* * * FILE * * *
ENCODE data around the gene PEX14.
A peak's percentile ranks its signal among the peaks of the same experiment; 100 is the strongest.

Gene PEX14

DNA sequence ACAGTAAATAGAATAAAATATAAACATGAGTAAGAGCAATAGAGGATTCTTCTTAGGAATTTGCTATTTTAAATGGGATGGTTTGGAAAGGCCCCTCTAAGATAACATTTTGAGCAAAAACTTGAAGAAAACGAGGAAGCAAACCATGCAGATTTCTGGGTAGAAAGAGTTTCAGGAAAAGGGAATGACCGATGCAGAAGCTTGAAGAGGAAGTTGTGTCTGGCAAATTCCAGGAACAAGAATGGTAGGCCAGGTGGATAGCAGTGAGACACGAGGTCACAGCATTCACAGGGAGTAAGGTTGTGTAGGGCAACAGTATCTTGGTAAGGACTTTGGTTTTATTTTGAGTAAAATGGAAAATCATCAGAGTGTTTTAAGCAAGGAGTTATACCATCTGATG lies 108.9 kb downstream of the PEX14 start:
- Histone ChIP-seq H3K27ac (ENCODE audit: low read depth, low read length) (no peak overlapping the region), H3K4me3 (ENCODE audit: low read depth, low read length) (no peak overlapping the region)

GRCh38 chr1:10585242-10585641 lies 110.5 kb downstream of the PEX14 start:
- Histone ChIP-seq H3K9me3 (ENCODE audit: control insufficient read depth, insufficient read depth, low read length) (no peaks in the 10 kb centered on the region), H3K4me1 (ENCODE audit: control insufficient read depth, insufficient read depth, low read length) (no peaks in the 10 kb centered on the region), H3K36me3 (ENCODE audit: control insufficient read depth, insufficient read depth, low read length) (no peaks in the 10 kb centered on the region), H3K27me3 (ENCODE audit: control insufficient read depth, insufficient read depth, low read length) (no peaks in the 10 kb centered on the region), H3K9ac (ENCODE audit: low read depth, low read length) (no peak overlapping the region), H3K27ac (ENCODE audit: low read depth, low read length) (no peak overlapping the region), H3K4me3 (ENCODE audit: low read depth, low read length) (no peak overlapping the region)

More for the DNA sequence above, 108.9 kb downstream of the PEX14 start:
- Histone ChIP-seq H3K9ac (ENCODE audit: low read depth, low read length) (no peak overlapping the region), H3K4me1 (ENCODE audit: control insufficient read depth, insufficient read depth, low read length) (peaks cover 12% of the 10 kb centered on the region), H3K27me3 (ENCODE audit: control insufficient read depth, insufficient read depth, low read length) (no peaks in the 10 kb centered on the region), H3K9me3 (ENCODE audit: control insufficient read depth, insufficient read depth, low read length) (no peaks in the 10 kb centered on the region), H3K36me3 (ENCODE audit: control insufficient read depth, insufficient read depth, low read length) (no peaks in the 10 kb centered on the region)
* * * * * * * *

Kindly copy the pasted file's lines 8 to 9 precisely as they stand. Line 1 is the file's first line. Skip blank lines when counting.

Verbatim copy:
More for the DNA sequence above, 108.9 kb downstream of the PEX14 start:
- Histone ChIP-seq H3K9ac (ENCODE audit: low read depth, low read length) (no peak overlapping the region), H3K4me1 (ENCODE audit: control insufficient read depth, insufficient read depth, low read length) (peaks cover 12% of the 10 kb centered on the region), H3K27me3 (ENCODE audit: control insufficient read depth, insufficient read depth, low read length) (no peaks in the 10 kb centered on the region), H3K9me3 (ENCODE audit: control insufficient read depth, insufficient read depth, low read length) (no peaks in the 10 kb centered on the region), H3K36me3 (ENCODE audit: control insufficient read depth, insufficient read depth, low read length) (no peaks in the 10 kb centered on the region)